Thursday 170824

10 Round for time:
Row 20(16) calories
Sprint 200 Meters
Rest 1 minutes between rounds

Post times to comments and BTWB

Dueling Adams on the assault bikes.

Dueling Adams on the assault bikes.

Break, I don’t need no stinking break. . . .

Anyone that has been a member of Verve for any period of time knows how class starts off every day. We meet at the whiteboard and we discuss the WOD. We address the goal of the workout, about how long do we want it to take, how many rounds roughly are we looking to get. We address how the weights should feel, unbroken, broken once, broken no more than twice, etc. What are some modifications we can do if a movement on the board is outside of our current capabilities? After spending about 5 minutes at the board our goal is to have already helped all athletes start to make their workout game plan, a plan that becomes more solidified as we go through the warm-up.

Not everything we do has to be done unbroken, although some days the workout absolutely calls for it. But I want to address the desire to do something unbroken for the sake of. . . moving without stopping. But moving for the sake of moving can turn out to be at the expense of actually doing the movement correctly. Let’s throw out an example of ring dips, because we had these in a workout recently. The workout called for 10 ring dips per round. When the workout was introduced, it was advised that these dips be broken up, from the beginning, in an effort to sustain ring dips longer. It was advised to try working in sets of 5’s. Anyone could use bands to assist with their dips, but when it came to picking bands, the same game plan was advised. 

3, 2, 1, go time, and everyone is off. As the workout continued on I began to watch people struggle with their ring dips (both assisted and unassisted). I would watch an athlete lower a portion of the way and press up a portion of the way. When I saw this struggle happen, I hoped it would mean the person doing this partial range of motion ring dip would simply stop and rest. But they did not. They continued doing more dips, with each one meeting the range of motion standards less and less and less. I actually told someone to stop and rest. When they did, I mentioned that they were no longer doing the full movement, so shake it out for a minute before trying again. 

I’ve seen this with pull-ups, ring dips, wall balls, thrusters, etc. You name it, I’ve seen a movement be shortened to something no longer that movement, all in an effort to not stop moving. I admire anyone that can settle lovingly into the pain cave and just embrace the suck. I admire anyone who’s mind will tell them to continue to move, even if their body is no longer producing the same work. Because a strong mental game is clutch in CrossFit, getting comfortable with the uncomfortable. But we cannot let a strong mental game always be the guy running the show (our mental game can also identify as female, I’m not sexist). Let’s chat about wallballs for a minute. I can move up and down while pushing a ball. And I can start off getting below parallel and getting the ball above the line, but about 15 wallballs in I no longer squat low enough and the ball is no longer getting high enough. So what am I doing? Not a wallball. It makes no difference if I hold on to a ball for 50 reps, if only 15 of those reps are actually meeting the standard of a wallball. Why? We train certain ranges of motion for every movement because working to those full ranges of motion are what strengthen our joints and the muscles that surround them. If we shorten range of motion for a movement the only thing made stronger is our cardio respiratory endurance. We are not getting stronger in said movement. And that is the key to this blog.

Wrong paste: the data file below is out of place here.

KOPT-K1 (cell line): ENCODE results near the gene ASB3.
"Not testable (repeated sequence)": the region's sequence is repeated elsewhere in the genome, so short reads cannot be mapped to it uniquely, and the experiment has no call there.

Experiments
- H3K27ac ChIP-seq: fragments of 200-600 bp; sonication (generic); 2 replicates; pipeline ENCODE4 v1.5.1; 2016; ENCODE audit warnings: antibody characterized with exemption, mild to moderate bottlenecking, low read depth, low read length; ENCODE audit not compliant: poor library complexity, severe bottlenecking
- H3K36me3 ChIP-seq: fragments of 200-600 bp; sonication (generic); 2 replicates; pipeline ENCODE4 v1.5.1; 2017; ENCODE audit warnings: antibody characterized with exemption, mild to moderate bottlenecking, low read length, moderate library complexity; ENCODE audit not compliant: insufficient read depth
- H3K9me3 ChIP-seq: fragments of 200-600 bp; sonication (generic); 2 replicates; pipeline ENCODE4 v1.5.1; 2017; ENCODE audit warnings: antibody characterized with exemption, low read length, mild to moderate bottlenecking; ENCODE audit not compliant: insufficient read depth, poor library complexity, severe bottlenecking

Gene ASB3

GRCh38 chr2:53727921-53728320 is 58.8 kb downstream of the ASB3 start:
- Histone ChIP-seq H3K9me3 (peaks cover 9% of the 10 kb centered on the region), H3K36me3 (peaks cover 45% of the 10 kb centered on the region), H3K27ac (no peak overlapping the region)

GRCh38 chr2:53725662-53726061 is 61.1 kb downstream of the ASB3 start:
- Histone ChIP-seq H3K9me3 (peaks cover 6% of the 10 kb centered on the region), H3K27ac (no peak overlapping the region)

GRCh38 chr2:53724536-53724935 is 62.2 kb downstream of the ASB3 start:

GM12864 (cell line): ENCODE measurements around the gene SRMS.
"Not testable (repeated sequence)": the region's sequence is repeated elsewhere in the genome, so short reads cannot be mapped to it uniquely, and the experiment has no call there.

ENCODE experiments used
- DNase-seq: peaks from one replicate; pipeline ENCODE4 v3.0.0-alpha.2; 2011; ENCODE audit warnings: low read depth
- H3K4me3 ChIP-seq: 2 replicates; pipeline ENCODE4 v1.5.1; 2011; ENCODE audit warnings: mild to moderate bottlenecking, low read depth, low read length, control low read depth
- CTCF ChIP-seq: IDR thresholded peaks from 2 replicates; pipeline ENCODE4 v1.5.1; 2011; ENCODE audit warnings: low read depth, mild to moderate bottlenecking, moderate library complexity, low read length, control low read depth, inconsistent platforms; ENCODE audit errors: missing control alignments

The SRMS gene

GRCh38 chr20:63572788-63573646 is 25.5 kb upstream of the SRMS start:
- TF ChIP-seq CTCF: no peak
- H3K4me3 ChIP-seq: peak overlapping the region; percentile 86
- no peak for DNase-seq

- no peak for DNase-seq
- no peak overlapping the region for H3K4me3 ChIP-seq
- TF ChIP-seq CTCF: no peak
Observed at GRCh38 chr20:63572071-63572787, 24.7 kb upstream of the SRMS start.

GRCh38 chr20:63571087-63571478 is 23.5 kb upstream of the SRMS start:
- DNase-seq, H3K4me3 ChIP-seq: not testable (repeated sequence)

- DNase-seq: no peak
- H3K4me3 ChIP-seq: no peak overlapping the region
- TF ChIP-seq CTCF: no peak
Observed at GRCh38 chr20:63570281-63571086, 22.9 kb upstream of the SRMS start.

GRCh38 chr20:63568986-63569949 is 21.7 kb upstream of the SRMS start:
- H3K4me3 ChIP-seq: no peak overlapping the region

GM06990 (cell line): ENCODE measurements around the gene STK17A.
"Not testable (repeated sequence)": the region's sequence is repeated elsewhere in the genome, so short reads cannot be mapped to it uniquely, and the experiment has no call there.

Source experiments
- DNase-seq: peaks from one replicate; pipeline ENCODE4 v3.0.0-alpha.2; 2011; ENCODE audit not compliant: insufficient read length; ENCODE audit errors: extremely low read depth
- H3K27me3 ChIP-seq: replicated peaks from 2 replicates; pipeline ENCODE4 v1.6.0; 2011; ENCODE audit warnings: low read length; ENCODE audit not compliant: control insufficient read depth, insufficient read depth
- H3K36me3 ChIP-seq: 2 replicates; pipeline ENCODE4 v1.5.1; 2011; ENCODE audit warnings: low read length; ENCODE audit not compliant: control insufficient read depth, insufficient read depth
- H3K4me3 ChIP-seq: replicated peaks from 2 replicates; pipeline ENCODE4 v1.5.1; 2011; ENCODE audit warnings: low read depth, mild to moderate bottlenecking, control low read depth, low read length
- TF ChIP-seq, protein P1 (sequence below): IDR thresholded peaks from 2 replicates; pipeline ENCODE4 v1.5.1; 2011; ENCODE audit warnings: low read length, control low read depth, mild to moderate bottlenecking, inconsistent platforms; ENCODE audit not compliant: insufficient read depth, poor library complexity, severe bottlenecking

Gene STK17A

Whether or not you feel like you need to rest, if you are not doing the movement correctly, you need a rest. Or you need a modification or some assistance. Or we need to lighten the load. But if I want to be better at ring dips, I need to do a ring dip. If I want my wallballs to improve, I need to do wallballs. Doing more bad pull-ups will never equal to more good ones. It just equals to building a solid volume base of bad pull-ups. 

Pat Sherwood, a long term employee of CrossFit HQ, long time programmer, previous Level 1 Staff flow master, and owner of CrossFit Linchpin (your favorite provider of the Monday Monster Mash), wrote about this similarly in an article published in the CrossFit Journal titled “Break Before You’re Broken”. Click here for full article.

Our daily goal should simply be to attack the workout with as much intensity as possible, doing the movements to their standards as best as possible, whether it is with assistance or some for of modification. Mechanics, consistency, intensity, that’s the mantra that gets us our results of improved fitness. 

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